Library Blog

National Hot Tea Month: White Tea Spotlight

White cup of hot tea
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You might have noticed a trend here on the PLYMC blog page of a few entries about tea. That’s because January is National Hot Tea Month, and we’re coming at you with the realness on how to prepare different types of tea, as well as some basic history and trivia about each type of tea. This week we’re featuring white teas, which are known to be the lightest and most delicate of teas.  

White tea is very young and unprocessed tea, generally. The tea leaves and buds are usually picked before they are ripe, so to speak, in order to create a more natural tea. The leaves and buds are usually airdried for 72 hours after picking, and there are a few different varieties.  

The most popular varieties of white tea are Bai Hao Yin Zhen, Bai Mudan, Shoumei, and Darjeeling White Tea. Bai Hao Yin Zhen, also known as Silver Needle, comes from the Fujian province of China and it’s made from buds with white, downy hairs that give the tea the silver color it’s named for. Bai Mudan, also known as White Peony, is a newer variety of white tea and has a bit of a fuller flavor than other white tea varieties as it is made with more parts of the tea plant. Shoumei is a white tea with a bit of a fruity flavor and is made from naturally withered leaves that produce a fuller tea flavor. Darjeeling white tea is grown in the Darjeeling region of India and is a sweeter flavored white tea. In general, people are more familiar with Darjeeling tea as a black tea, but there are white and green Darjeeling varieties as well.  

So now that you know about some different types of white tea, how do you go about brewing itBrewing white tea is an interesting combination that uses the heat level of green tea with the steeping time of black tea. You want water that is just below boiling (about 170 degrees) and you will use two teaspoons of loose tea for every 6 ounces of water. Once you pour the water over your leaves (in whatever container you prefer – tea ball, bag, French press), you’ll want to let it steep for five to eight minutes, depending on how deep you want the flavor to be. Like green tea leaves, you can save these leaves and use them again for a second cup, though the steeping time for a second cup shortens to two to three minutes. Some white teas require longer steeping times, like Silver Needle tea, which can require up to 15 minutes of steeping!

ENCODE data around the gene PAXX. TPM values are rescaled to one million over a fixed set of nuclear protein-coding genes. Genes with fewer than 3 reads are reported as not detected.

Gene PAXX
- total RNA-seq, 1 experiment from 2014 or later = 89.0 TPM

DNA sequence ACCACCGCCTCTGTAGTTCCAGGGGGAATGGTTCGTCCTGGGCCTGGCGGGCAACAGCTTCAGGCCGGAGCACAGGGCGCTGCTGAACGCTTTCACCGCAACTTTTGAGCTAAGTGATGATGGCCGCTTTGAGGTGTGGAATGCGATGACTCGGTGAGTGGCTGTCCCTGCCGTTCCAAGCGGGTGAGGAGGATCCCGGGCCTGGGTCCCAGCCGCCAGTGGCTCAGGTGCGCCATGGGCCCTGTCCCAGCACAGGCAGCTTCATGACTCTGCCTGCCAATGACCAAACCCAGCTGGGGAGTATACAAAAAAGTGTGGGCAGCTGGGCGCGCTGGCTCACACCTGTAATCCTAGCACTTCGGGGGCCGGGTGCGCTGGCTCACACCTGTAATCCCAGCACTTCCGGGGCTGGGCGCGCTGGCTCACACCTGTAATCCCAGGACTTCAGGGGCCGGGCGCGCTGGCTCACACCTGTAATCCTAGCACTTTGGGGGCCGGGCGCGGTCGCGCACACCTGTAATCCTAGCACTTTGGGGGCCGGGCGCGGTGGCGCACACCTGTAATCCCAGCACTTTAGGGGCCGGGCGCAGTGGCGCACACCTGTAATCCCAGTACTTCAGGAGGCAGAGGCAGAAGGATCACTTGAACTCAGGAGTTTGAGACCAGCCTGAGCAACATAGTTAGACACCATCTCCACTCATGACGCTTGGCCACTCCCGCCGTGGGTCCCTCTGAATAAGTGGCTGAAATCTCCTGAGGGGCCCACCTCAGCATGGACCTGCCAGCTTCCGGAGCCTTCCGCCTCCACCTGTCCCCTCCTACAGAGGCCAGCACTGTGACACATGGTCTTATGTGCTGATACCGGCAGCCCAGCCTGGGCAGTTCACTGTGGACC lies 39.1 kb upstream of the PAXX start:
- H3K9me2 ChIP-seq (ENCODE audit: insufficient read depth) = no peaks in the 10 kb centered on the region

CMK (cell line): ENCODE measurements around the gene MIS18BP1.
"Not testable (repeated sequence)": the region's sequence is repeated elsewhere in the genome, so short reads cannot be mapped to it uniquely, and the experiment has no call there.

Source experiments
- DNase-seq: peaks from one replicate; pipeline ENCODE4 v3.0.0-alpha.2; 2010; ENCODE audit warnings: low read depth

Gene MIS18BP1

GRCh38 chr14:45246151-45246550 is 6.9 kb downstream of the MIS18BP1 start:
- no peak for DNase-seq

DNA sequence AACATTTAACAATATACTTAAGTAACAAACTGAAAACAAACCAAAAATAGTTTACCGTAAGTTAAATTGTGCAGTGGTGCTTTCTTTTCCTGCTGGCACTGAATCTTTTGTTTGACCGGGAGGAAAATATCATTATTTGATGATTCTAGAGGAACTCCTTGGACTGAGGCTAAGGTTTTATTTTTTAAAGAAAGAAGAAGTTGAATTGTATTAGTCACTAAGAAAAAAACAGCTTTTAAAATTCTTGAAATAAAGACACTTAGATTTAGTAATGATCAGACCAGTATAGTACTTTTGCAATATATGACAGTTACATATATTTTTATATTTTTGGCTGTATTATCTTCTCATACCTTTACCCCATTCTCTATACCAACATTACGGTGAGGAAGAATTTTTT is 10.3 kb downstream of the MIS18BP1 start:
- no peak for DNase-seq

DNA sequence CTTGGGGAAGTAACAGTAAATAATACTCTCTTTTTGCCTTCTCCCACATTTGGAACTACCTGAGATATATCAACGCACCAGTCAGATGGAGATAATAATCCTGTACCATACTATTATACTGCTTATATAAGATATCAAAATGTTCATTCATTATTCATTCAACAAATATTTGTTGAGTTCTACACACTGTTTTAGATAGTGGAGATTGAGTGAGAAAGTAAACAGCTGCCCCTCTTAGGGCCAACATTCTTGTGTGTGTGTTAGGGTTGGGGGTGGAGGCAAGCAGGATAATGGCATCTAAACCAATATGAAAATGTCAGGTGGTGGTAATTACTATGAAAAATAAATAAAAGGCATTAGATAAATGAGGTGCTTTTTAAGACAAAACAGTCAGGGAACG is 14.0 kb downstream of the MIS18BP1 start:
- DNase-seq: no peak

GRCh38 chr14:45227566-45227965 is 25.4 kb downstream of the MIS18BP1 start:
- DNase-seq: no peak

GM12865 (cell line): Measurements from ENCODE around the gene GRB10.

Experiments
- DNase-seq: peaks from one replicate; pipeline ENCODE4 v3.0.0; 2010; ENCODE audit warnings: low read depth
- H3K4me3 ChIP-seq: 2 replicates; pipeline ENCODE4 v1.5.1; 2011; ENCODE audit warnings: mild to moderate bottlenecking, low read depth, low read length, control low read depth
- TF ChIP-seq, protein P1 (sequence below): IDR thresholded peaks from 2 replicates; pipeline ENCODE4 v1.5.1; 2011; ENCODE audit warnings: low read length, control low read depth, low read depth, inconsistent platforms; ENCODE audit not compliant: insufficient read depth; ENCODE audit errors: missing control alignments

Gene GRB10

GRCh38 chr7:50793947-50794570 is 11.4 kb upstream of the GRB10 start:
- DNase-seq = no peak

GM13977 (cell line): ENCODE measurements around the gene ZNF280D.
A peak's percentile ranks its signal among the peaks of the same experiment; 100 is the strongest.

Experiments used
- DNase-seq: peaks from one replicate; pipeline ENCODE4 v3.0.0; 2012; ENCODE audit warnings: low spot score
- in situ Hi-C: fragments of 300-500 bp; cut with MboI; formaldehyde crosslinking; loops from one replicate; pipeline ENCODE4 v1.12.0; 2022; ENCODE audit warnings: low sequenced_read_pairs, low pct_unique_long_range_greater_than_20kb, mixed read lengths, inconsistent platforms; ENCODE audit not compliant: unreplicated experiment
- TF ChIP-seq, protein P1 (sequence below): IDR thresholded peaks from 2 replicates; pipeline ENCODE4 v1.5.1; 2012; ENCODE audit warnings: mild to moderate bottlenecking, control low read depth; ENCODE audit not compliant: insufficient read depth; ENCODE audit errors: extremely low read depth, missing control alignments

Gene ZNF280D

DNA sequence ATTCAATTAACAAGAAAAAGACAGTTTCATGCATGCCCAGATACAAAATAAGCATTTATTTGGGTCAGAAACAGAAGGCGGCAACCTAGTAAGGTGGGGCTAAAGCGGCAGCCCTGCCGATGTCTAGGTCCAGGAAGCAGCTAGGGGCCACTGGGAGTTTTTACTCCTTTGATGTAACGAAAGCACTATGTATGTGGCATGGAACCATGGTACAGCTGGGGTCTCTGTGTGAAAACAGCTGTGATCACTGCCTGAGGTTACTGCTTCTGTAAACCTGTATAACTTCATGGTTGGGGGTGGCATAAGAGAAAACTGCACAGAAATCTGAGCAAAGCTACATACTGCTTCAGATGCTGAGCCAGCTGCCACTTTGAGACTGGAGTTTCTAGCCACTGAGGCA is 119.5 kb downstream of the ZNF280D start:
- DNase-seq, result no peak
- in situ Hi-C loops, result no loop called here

You may be thinking If I’m steeping my tea for that long, won’t it get cold?, which is a great question! Usually, because white tea takes so long to steep, it’s recommended that you warm up your tea cup prior to pouring the tea in. To do this, you would just take some of the hot water you brewed for the tea and swirl it around in the cup until the cup gets warm, then toss away the excess water and pour your tea into the cup. White tea is also a very refreshing tea to have iced, if you’re a fan of iced teas! 

White tea is usually drank plain, without any sweeteners or milks, but if you’re feeling like sweetening things up, honey or agave might be a good choice! 

drinking white teaIf you like to listen to music while you’re sipping on your tea of choice, my personal mellow favorites are Sipping Through the Afternoon and Elegant Classics for the Perfect High Tea, which are both available to listen on Hoopla 

Happy sipping, and check back next week for our entry on herbal tea where we will share surprising varieties of teas that you can make from your own garden! 

Taylor S.

By day, Taylor is your run of the mill, cardigan-wearing librarian, but by night, she is a cross-stitching, history-loving, classic-movie-watching baker who is carrying on a continuous attempt to sew her own capsule wardrobe. She is probably reading two or three books at any given time.